dc.identifier.urihttp://hdl.handle.net/10754/621866-
dc.description.abstractWireless power transfer (WPT) is the key enabler for a myriad of applications, from low-power RFIDs, and wireless sensors, to wirelessly charged electric vehicles, and even massive power transmission from space solar cells. One of the major challenges in designing implantable biomedical devices is the size and lifetime of the battery. Thus, replacing the battery with a miniaturized wireless power receiver (WPRx) facilitates designing sustainable biomedical implants in smaller volumes for sentient medical applications. In the first part of this dissertation, we propose a miniaturized, fully integrated, wirelessly powered implantable sensor with on-chip antenna, designed and implemented in a standard 0.18μm CMOS process. As a batteryless device, it can be implanted once inside the body with no need for further invasive surgeries to replace batteries. The proposed single-chip solution is designed for intraocular pressure monitoring (IOPM), and can serve as a sustainable platform for implantable devices or IoT nodes. A custom setup is developed to test the chip in a saline solution with electrical properties similar to those of the aqueous humor of the eye. The proposed chip, in this eye-like setup, is wirelessly charged to 1V from a 5W transmitter 3cm away from the chip. In the second part, we propose a self-biased, differential rectifier with enhanced efficiency over an extended range of input power. A prototype is designed for the medical implant communication service (MICS) band at 433MHz. It demonstrates an efficiency improvement of more than 40% in the rectifier power conversion efficiency (PCE) and a dynamic range extension of more than 50% relative to the conventional cross-coupled rectifier. A sensitivity of -15.2dBm input power for 1V output voltage and a peak PCE of 65% are achieved for a 50k load. In the third part, we propose a wide-range, differential RF-to-DC power converter using an adaptive, self-biasing technique. The proposed architecture doubles the dynamic range of conventional rectifiers. Unlike the continuously self-biased rectifier proposed in the second part, this adaptive rectifier extends the dynamic range while maintaining both the high PCE peak and the sensitivity advantage of the conventional cross-coupled scheme, and can operates in the GHz range.en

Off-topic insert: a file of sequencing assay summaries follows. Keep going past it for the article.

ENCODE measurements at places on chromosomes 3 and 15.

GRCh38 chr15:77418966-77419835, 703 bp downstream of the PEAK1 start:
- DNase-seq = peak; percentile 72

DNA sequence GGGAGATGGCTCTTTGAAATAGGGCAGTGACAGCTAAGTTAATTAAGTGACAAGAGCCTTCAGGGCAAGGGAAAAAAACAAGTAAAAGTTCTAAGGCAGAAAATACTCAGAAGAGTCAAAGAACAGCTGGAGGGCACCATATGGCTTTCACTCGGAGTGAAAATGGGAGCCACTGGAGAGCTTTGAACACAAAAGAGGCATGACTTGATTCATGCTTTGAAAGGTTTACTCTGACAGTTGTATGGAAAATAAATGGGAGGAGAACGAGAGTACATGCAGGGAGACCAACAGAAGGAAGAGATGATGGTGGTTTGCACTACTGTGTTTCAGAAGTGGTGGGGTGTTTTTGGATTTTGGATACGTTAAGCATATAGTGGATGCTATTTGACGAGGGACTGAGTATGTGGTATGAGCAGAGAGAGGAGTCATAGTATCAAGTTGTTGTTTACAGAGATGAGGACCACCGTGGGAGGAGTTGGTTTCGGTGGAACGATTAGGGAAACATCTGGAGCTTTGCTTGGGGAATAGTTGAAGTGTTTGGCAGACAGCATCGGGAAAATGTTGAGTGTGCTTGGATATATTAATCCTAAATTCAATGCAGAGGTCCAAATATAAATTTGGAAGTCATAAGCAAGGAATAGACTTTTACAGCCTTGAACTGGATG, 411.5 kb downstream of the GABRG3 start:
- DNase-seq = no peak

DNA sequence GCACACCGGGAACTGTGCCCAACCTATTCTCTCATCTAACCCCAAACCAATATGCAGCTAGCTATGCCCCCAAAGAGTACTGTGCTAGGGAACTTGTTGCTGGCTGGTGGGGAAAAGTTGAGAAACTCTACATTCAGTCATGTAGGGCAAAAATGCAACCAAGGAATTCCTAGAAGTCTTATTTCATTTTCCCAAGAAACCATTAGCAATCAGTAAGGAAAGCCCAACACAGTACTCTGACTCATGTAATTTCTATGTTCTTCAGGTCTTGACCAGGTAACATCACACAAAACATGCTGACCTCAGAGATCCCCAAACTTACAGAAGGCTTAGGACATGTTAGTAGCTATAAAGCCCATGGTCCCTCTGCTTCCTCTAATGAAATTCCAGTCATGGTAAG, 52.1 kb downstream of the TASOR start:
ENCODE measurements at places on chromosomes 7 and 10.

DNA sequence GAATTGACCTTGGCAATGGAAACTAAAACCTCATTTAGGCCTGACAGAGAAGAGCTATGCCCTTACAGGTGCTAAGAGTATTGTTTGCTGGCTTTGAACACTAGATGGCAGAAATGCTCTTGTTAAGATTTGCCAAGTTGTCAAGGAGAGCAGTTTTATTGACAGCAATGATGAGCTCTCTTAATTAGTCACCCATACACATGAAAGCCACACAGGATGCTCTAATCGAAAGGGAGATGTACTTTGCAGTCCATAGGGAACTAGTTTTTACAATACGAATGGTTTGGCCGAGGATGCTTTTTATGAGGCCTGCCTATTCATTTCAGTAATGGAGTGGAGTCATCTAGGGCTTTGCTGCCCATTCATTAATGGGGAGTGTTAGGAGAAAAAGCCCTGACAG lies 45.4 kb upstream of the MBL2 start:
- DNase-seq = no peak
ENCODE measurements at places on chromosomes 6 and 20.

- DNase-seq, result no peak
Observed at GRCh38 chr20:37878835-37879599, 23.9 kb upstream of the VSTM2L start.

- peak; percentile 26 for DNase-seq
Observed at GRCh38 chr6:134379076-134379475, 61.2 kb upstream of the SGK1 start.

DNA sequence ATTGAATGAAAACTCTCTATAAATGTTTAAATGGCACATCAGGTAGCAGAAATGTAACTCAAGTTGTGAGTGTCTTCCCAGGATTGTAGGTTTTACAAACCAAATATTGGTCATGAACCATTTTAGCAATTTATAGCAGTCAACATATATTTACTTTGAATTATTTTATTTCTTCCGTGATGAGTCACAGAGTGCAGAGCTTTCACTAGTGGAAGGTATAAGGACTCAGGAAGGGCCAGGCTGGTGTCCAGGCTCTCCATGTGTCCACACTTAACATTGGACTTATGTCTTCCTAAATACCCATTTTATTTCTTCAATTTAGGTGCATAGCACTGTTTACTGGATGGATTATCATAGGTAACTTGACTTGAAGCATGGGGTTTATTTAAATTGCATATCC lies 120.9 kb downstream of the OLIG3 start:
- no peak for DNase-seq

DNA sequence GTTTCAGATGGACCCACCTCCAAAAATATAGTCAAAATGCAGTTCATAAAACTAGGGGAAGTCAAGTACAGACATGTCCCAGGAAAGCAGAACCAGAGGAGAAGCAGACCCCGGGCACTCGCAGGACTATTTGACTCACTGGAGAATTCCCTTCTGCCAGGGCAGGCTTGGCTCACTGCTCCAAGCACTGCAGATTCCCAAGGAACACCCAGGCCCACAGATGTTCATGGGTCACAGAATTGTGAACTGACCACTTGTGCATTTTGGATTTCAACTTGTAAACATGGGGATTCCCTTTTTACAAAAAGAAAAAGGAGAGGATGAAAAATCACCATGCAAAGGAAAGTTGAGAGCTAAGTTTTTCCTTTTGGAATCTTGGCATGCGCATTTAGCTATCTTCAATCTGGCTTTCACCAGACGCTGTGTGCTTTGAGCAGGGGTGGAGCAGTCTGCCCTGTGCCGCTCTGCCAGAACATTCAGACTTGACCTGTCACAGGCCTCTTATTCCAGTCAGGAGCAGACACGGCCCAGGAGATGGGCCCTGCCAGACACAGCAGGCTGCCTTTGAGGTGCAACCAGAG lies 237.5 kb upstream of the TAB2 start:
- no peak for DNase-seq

dc.language.isoenen
dc.subjectAC-to-DC power converteren
dc.subjectAdaptive rectifieren
dc.subjectImplantable devicesen
dc.subjectRF energy harvestingen
dc.subjectRFIDen
dc.subjectwireless poweringen
dc.titleWide-Range Highly-Efficient Wireless Power Receivers for Implantable Biomedical Sensorsen
dc.typeDissertationen
dc.contributor.departmentComputer, Electrical and Mathematical Sciences and Engineering (CEMSE) Divisionen
thesis.degree.grantorKing Abdullah University of Science and Technologyen_GB
dc.contributor.committeememberAlshareef, Husam N.en
dc.contributor.committeememberShamim, Atifen
dc.contributor.committeememberVolakis, Johnen
thesis.degree.disciplineElectrical Engineeringen
thesis.degree.nameDoctor of Philosophyen
dc.person.id113072en